Top buys for a blue chip starter portfolio
Every quarter I take a look at the top FTSE 100 companies in each of the index's 10 industries to see how they shape up as a potential 'starter portfolio'. The table below shows the 10 heavyweights and their valuations based on forecast 12-month price-to-earnings (P/E) ratios and dividend yields.
|Company||Industry||Recent share price (p)||P/E||Yield (%)|
|British American Tobacco||Consumer Goods||4,947||18.6||3.5|
|HSBC Holdings(LSE: HSBA)||Financials||578||12.6||6.4|
|Rio Tinto||Basic Materials||2,634||17.0||3.2|
|Royal Dutch Shell||Oil & Gas||2,022||16.0||6.9|
Keen-eyed regulars may have noted that accounting software group Sage has replaced ARM Holdings in the technology sector. ARM, which I highlighted a number of times as particularly good value at prices between 795p and 1,105p, has been bought by Japanese firm Softbank for 1,700p.
Before looking at which companies might be particularly good value today, let's get a feel for the overall value.
The table below shows average P/Es and yields for the group for the last four quarters and five years. (The averages exclude Vodafone, whose P/E has been anomalous since its $130bn sale of Verizon Wireless).
My rule of thumb for the companies as a group is that an average P/E below 10 is bargain territory, 10-14 is decent value and above 14 is getting expensive. As you can see, the P/E is little changed from last quarter and is towards the expensive end of my valuation spectrum. This doesn't mean the group of companies can't deliver a good return for investors, just that it could take longer to achieve than if the stocks were bought at a lower valuation.
The little-changed group P/E from last quarter masks numerous relatively extreme changes in share prices, and earnings and dividend forecasts, at individual company level. This was due to the Brexit vote, which included the dramatic fall in sterling suddenly making the UK's biggest dollar earners more attractive and the Bank of England base rate cut, and a new bout of quantitative easing, compressing bond yields and adversely affecting sentiment towards companies with large pension deficits.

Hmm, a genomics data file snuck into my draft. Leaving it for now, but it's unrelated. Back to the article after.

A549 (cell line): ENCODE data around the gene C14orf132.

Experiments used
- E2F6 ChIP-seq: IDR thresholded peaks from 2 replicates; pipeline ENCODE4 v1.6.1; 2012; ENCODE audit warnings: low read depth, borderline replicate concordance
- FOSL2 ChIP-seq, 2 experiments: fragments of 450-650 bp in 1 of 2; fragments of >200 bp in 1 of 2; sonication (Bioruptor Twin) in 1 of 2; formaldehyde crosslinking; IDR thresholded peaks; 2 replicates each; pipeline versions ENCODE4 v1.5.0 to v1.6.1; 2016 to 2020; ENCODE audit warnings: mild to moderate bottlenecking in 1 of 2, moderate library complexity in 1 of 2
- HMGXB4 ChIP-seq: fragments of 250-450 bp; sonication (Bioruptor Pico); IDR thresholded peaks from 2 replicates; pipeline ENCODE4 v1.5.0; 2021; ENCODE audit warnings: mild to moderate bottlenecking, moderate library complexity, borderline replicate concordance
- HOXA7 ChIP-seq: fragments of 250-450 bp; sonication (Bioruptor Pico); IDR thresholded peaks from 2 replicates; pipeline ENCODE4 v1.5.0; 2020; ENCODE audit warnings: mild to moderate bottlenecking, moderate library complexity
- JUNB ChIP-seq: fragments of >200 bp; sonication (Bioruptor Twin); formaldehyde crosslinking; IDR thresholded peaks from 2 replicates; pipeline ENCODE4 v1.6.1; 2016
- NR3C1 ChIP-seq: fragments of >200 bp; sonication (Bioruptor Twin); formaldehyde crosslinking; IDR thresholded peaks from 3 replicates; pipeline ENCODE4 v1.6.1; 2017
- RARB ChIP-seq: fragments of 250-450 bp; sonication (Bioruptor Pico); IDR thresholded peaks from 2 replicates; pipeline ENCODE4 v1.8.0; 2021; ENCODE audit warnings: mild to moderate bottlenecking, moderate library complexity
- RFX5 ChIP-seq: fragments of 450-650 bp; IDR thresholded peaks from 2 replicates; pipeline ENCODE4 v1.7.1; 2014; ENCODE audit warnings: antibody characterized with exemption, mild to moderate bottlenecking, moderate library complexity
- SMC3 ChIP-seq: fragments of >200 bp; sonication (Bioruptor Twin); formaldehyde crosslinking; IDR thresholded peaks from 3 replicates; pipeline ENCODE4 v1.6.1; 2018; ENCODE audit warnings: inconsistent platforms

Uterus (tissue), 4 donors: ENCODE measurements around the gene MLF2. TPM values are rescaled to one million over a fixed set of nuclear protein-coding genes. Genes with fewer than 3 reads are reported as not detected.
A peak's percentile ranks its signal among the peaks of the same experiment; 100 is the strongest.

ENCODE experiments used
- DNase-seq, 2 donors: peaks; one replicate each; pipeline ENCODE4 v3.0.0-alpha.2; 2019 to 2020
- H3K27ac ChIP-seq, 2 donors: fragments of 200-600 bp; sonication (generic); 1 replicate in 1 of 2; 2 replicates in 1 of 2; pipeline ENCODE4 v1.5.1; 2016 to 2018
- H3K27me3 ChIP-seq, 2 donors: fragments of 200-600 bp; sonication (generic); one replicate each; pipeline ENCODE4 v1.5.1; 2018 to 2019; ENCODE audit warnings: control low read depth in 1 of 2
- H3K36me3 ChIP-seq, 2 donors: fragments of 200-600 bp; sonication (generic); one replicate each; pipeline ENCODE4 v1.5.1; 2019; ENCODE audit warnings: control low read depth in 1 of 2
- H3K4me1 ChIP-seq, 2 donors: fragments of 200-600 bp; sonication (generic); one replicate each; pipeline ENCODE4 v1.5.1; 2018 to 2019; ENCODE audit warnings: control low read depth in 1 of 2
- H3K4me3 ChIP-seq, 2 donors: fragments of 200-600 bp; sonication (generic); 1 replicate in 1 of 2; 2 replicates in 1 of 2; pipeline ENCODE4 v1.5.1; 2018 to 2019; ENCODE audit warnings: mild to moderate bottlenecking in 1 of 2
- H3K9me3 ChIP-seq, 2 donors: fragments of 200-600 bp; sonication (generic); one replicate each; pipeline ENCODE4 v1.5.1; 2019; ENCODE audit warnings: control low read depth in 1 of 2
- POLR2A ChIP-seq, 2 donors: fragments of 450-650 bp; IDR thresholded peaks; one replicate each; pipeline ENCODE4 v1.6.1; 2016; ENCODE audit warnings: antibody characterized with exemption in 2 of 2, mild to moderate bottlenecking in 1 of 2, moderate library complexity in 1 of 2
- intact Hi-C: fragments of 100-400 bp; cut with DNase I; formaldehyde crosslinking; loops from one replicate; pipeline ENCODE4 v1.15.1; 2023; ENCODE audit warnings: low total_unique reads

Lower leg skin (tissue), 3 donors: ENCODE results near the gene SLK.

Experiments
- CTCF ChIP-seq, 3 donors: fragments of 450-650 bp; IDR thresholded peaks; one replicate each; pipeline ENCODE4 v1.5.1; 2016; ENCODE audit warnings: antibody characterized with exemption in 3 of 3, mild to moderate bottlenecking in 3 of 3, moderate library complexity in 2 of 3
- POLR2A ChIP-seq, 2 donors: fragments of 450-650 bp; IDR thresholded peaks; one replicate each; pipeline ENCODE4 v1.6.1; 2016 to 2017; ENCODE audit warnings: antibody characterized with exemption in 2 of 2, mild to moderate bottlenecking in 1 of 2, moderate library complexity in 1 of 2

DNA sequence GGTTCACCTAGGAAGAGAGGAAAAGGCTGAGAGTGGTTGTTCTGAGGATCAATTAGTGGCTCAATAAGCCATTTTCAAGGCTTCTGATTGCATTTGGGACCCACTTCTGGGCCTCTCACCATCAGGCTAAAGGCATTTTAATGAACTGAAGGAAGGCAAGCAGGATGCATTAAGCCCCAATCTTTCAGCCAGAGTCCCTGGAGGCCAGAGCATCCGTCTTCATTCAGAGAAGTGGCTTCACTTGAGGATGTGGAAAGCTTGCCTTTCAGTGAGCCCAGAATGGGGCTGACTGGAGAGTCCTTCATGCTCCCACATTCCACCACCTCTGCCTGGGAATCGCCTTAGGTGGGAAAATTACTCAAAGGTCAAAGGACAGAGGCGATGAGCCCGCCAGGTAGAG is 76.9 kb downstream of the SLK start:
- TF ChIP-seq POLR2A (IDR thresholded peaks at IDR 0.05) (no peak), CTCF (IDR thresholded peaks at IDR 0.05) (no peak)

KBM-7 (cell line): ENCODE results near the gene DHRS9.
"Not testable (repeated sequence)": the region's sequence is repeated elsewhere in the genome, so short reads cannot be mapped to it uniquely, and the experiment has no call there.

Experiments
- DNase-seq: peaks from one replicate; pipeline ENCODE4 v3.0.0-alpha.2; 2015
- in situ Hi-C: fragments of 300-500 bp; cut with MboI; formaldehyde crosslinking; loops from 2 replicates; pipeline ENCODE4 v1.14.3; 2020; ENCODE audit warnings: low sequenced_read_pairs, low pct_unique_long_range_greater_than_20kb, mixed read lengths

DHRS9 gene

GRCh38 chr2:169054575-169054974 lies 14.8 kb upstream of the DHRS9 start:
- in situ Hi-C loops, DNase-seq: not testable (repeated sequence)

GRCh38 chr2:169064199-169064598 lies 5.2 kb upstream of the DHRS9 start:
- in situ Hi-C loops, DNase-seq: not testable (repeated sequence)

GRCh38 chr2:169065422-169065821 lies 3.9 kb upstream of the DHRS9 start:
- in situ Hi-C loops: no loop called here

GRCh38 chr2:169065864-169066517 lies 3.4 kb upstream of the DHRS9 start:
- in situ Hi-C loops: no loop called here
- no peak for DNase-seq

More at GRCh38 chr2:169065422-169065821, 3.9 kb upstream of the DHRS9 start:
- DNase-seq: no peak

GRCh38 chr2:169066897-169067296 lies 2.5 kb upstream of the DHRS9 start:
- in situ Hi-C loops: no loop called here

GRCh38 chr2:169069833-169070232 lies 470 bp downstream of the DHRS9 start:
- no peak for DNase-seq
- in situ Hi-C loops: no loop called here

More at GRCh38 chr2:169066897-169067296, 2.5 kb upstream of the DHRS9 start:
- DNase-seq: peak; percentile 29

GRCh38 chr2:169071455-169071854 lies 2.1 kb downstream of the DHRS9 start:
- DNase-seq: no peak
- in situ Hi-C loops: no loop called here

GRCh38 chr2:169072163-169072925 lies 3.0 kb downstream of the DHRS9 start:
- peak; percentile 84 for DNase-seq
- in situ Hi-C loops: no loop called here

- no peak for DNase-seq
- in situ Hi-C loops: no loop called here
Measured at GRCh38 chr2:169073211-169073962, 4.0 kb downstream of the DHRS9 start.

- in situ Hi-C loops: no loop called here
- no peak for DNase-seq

These sharp dislocations, or distortions, together with uncertainties about the different implications of Brexit for different industries and companies, make this a difficult time to judge where value lies.
However, our motto here at the Motley Fool has always been 'Keep Calm and Carry On Investing' -- through good times and troubled times -- as this gives you the best chance of growing your long-term wealth.
When earnings forecasts are as volatile as they currently are, the dividend can be a useful valuation marker.
Two to consider
Royal Dutch Shell, with the highest yield of the 10 heavyweights at 6.9%, is certainly worth considering. But I'm going to highlight HSBC at 6.4% .
In addition to its attractive yield, HSBC also has the lowest P/E at 12.6. This global giant's diversified business model and geographic profile provide a measure of resilience in difficult market conditions, and in its latest half-year results, management reaffirmed its commitment to maintaining the dividend, as well as announcing a share buyback programme.
Over the long term, HSBC's exposure to emerging markets should provide a tailwind for growth, although countries such as China are likely to go through spells of difficulty at times.
G A Chester has no position in any shares mentioned. The Motley Fool UK owns shares of and has recommended GlaxoSmithKline. The Motley Fool UK has recommended HSBC Holdings, Rio Tinto, and Royal Dutch Shell B. We Fools don't all hold the same opinions, but we all believe that considering a diverse range of insights makes us better investors.